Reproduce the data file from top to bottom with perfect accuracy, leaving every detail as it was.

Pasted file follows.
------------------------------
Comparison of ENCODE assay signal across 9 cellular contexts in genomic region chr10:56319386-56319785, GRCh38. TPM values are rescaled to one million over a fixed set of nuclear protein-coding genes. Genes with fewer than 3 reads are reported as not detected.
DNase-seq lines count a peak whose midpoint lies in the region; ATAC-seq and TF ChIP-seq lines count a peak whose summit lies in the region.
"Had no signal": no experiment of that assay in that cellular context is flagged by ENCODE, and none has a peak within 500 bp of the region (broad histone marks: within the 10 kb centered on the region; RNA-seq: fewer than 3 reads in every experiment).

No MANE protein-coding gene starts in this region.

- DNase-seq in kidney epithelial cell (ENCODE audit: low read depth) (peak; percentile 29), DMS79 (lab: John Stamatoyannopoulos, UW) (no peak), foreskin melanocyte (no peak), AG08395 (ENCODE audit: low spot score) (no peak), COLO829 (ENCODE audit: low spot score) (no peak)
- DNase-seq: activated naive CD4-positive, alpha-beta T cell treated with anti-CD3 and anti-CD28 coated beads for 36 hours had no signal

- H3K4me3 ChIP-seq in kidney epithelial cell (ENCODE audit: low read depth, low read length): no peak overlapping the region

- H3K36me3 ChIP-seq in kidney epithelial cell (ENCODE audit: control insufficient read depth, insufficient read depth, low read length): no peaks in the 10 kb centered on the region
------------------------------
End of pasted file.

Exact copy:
Comparison of ENCODE assay signal across 9 cellular contexts in genomic region chr10:56319386-56319785, GRCh38. TPM values are rescaled to one million over a fixed set of nuclear protein-coding genes. Genes with fewer than 3 reads are reported as not detected.
DNase-seq lines count a peak whose midpoint lies in the region; ATAC-seq and TF ChIP-seq lines count a peak whose summit lies in the region.
"Had no signal": no experiment of that assay in that cellular context is flagged by ENCODE, and none has a peak within 500 bp of the region (broad histone marks: within the 10 kb centered on the region; RNA-seq: fewer than 3 reads in every experiment).

No MANE protein-coding gene starts in this region.

- DNase-seq in kidney epithelial cell (ENCODE audit: low read depth) (peak; percentile 29), DMS79 (lab: John Stamatoyannopoulos, UW) (no peak), foreskin melanocyte (no peak), AG08395 (ENCODE audit: low spot score) (no peak), COLO829 (ENCODE audit: low spot score) (no peak)
- DNase-seq: activated naive CD4-positive, alpha-beta T cell treated with anti-CD3 and anti-CD28 coated beads for 36 hours had no signal

- H3K4me3 ChIP-seq in kidney epithelial cell (ENCODE audit: low read depth, low read length): no peak overlapping the region

- H3K36me3 ChIP-seq in kidney epithelial cell (ENCODE audit: control insufficient read depth, insufficient read depth, low read length): no peaks in the 10 kb centered on the region